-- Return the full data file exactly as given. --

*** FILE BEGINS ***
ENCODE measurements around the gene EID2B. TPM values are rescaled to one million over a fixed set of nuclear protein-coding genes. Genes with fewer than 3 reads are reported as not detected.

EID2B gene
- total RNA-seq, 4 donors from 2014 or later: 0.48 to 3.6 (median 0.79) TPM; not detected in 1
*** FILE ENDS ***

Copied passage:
ENCODE measurements around the gene EID2B. TPM values are rescaled to one million over a fixed set of nuclear protein-coding genes. Genes with fewer than 3 reads are reported as not detected.

EID2B gene
- total RNA-seq, 4 donors from 2014 or later: 0.48 to 3.6 (median 0.79) TPM; not detected in 1